Poet and performer Seni Seneviratne, who describes herself as a passionately anti-war, has spent the past few years exploring the experiences of her much-loved father during his years fighting as one of ‘Monty’s Boys’ in the North African desert.
After his death she inherited an album of black and white photographs recording a friendship between two signalmen in an army camp in 1941.
The subject of the photographs was her father, a 24-year-old Ceylonese telephone and telegraph fitter who enlisted in the Royal Signals in 1940. The second soldier was the photographer.
This album became the starting point for Seni’ s third collection of poetry – Unknown Soldier.
Through the photographs she finds the voices of the two men and thus begins her journey to meet her father, the first soldier, the unknown soldier.
“I regretted I never had the conversations I should have had with him, and think that he was trying to protect me from knowing what happened.
“When I found the album I was intrigued and thought it would be a new way of having a different kind of relationship with my father,” explains Seni at her home in Wirksworth.
“I thought it was going to be a pamphlet when I began but it just came to life as I wrote.”
The collection begins and ends in an imaginative recreation of the life suggested in those photographs, many reproduced in the collection which has just been published and was officially launched during the Wirksworth Festival.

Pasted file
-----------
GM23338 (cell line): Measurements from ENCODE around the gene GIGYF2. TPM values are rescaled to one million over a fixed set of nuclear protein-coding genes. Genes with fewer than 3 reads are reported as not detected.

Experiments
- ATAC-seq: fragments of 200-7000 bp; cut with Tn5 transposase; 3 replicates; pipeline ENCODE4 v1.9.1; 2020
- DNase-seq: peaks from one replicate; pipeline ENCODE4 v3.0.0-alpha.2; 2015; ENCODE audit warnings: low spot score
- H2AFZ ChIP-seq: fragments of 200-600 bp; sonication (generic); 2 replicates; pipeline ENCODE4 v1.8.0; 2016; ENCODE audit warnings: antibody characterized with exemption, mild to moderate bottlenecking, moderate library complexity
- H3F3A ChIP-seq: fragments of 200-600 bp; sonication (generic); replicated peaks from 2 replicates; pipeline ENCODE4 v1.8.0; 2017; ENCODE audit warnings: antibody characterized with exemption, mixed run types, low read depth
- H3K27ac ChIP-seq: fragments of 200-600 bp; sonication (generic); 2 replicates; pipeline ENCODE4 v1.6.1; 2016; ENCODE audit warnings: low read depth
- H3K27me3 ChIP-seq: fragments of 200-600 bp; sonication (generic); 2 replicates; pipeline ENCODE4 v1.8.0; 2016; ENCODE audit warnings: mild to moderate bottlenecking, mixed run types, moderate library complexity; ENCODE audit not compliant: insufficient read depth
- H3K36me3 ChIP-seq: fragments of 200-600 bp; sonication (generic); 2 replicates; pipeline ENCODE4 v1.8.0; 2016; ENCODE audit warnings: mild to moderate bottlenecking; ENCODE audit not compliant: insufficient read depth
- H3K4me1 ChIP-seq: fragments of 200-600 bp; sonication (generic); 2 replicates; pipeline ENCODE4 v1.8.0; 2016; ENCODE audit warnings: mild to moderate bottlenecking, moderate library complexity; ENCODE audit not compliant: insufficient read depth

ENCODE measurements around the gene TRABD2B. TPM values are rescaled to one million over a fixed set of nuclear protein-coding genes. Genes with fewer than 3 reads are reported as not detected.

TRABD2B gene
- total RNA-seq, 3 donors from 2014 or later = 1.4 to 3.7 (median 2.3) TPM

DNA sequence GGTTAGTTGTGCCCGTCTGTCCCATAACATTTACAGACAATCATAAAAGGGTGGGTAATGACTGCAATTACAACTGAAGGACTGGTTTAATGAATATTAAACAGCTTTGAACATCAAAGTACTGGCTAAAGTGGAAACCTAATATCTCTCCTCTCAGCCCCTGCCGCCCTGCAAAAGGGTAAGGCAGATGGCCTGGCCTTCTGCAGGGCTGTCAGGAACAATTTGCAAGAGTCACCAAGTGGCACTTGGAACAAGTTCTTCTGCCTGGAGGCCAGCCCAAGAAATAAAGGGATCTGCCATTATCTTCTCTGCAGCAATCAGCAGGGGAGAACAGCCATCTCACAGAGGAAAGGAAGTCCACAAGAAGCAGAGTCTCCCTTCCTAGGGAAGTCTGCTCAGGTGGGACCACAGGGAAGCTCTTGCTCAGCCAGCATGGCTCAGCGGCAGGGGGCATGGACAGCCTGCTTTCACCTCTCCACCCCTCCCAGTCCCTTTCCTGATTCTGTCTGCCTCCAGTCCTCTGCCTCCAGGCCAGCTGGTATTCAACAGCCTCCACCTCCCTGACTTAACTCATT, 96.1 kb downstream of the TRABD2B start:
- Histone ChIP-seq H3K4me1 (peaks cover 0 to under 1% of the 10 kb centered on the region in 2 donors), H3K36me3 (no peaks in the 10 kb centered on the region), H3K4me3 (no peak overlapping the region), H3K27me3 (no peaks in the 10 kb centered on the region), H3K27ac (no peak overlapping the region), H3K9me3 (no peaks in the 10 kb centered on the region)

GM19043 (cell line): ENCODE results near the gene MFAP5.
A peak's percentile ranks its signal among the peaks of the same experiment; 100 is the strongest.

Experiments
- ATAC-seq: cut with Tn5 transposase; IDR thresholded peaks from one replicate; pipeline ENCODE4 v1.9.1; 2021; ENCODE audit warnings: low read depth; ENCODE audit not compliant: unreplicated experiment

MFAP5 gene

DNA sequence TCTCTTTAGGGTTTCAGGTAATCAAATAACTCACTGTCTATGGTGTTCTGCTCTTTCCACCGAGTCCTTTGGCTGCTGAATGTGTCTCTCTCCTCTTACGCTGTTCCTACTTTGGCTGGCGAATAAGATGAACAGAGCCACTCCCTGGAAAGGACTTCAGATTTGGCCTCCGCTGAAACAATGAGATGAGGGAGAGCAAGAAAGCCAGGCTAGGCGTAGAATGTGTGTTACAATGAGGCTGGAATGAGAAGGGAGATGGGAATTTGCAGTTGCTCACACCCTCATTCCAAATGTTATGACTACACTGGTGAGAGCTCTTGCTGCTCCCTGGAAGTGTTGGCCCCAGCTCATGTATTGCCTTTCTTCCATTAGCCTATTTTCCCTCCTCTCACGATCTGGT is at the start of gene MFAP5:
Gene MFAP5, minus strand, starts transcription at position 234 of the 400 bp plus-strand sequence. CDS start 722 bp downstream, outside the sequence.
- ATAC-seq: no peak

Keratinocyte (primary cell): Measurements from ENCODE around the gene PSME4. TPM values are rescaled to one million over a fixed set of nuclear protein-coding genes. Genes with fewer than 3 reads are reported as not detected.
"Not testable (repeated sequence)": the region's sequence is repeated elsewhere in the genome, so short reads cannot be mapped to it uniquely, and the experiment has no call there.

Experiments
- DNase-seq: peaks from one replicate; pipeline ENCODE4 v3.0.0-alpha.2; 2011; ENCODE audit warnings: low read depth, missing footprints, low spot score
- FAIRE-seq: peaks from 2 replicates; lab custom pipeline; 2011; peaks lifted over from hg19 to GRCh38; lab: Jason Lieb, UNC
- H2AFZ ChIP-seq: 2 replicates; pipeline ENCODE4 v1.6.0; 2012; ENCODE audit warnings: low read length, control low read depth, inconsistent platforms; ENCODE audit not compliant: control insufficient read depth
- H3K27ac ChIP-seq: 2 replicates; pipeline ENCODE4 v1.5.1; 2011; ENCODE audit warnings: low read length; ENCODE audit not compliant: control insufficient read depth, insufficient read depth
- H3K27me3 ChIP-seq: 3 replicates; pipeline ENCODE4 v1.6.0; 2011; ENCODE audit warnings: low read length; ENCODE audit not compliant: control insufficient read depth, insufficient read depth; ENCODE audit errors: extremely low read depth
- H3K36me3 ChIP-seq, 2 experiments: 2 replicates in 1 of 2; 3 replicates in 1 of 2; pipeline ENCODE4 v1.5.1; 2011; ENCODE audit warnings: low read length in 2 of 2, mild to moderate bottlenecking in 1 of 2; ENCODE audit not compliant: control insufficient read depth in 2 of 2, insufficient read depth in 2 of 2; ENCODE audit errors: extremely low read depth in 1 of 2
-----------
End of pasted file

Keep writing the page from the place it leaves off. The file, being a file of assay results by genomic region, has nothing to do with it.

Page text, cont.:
Speaking in both in the voice of the father and of the unknown photographer, poems explore the mix of male camaraderie and casual racism of that experience, but also the deep affection hinted at in the way the photographer has framed ‘Snowball’ in his lens.
From this imaginative core Seni’s poems also move out to reflect on more personal memories of her father and the life he had as a migrant from Ceylon, now Sri Lanka making a home and life for himself in Yorkshire.
Seni was born and raised in Leeds, and is of English and Sri Lankan heritage.
Her work as a poet and live artist has been praised particularly for the unique talent of engaging an audience through poetry and song. Seni’s first collection, Wild Cinnamon and Winter Skin published in 2007, offered a poetic landscape echoing themes of migration, family, love and loss and reflecting her personal journey as a woman of mixed heritage.
“I was in my teens when I first started writing for myself and it was in the 1980s that I first had something published but it was some years before I considered myself a poet. The shift happened when I took some time out to work and I started talking about myself as a writer.
“Wild Cinnamon and Winter Skin was 20-odd years of work pulled together.”
Her second collection The Heart of It followed in 2012, and now she is proudly promoting Unknown Soldier.
It was initially launched at the Wirksworth Festival and will have another launch in Sheffield at the Off the Shelf Literature Festival on October 19.
For more details go to http://www.seniseneviratne.com